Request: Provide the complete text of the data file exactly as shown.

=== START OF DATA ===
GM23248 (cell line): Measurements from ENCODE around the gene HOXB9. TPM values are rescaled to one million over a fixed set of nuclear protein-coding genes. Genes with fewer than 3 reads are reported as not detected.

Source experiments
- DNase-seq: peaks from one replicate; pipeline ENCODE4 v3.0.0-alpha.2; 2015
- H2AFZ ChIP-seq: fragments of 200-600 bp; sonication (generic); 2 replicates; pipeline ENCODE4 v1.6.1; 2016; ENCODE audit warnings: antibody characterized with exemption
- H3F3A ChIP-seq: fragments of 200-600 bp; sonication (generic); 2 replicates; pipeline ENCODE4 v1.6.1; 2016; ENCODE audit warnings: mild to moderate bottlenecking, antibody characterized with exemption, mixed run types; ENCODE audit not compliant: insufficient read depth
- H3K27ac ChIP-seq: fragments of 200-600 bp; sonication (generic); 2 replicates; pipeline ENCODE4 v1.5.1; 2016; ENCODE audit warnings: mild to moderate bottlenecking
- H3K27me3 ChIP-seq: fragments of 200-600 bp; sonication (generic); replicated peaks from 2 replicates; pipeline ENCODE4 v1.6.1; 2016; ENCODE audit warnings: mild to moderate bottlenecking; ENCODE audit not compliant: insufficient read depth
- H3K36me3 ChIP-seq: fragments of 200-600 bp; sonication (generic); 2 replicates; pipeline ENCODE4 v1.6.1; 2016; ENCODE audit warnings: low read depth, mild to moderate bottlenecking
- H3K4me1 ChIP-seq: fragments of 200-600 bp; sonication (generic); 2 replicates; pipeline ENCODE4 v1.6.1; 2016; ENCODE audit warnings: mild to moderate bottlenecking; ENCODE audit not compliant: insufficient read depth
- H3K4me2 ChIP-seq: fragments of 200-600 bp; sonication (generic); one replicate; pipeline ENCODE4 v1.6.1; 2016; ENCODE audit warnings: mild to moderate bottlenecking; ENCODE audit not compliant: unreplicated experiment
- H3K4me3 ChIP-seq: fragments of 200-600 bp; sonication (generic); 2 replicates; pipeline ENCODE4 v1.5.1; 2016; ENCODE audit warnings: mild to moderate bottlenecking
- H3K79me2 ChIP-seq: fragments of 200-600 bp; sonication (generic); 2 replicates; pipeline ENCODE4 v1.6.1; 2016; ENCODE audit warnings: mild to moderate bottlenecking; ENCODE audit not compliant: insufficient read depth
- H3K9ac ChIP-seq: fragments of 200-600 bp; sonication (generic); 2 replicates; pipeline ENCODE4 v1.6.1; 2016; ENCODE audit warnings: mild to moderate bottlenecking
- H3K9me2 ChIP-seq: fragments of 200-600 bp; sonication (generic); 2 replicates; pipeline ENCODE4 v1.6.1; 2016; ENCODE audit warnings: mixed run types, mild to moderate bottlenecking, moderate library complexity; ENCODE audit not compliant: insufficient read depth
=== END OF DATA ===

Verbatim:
GM23248 (cell line): Measurements from ENCODE around the gene HOXB9. TPM values are rescaled to one million over a fixed set of nuclear protein-coding genes. Genes with fewer than 3 reads are reported as not detected.

Source experiments
- DNase-seq: peaks from one replicate; pipeline ENCODE4 v3.0.0-alpha.2; 2015
- H2AFZ ChIP-seq: fragments of 200-600 bp; sonication (generic); 2 replicates; pipeline ENCODE4 v1.6.1; 2016; ENCODE audit warnings: antibody characterized with exemption
- H3F3A ChIP-seq: fragments of 200-600 bp; sonication (generic); 2 replicates; pipeline ENCODE4 v1.6.1; 2016; ENCODE audit warnings: mild to moderate bottlenecking, antibody characterized with exemption, mixed run types; ENCODE audit not compliant: insufficient read depth
- H3K27ac ChIP-seq: fragments of 200-600 bp; sonication (generic); 2 replicates; pipeline ENCODE4 v1.5.1; 2016; ENCODE audit warnings: mild to moderate bottlenecking
- H3K27me3 ChIP-seq: fragments of 200-600 bp; sonication (generic); replicated peaks from 2 replicates; pipeline ENCODE4 v1.6.1; 2016; ENCODE audit warnings: mild to moderate bottlenecking; ENCODE audit not compliant: insufficient read depth
- H3K36me3 ChIP-seq: fragments of 200-600 bp; sonication (generic); 2 replicates; pipeline ENCODE4 v1.6.1; 2016; ENCODE audit warnings: low read depth, mild to moderate bottlenecking
- H3K4me1 ChIP-seq: fragments of 200-600 bp; sonication (generic); 2 replicates; pipeline ENCODE4 v1.6.1; 2016; ENCODE audit warnings: mild to moderate bottlenecking; ENCODE audit not compliant: insufficient read depth
- H3K4me2 ChIP-seq: fragments of 200-600 bp; sonication (generic); one replicate; pipeline ENCODE4 v1.6.1; 2016; ENCODE audit warnings: mild to moderate bottlenecking; ENCODE audit not compliant: unreplicated experiment
- H3K4me3 ChIP-seq: fragments of 200-600 bp; sonication (generic); 2 replicates; pipeline ENCODE4 v1.5.1; 2016; ENCODE audit warnings: mild to moderate bottlenecking
- H3K79me2 ChIP-seq: fragments of 200-600 bp; sonication (generic); 2 replicates; pipeline ENCODE4 v1.6.1; 2016; ENCODE audit warnings: mild to moderate bottlenecking; ENCODE audit not compliant: insufficient read depth
- H3K9ac ChIP-seq: fragments of 200-600 bp; sonication (generic); 2 replicates; pipeline ENCODE4 v1.6.1; 2016; ENCODE audit warnings: mild to moderate bottlenecking
- H3K9me2 ChIP-seq: fragments of 200-600 bp; sonication (generic); 2 replicates; pipeline ENCODE4 v1.6.1; 2016; ENCODE audit warnings: mixed run types, mild to moderate bottlenecking, moderate library complexity; ENCODE audit not compliant: insufficient read depth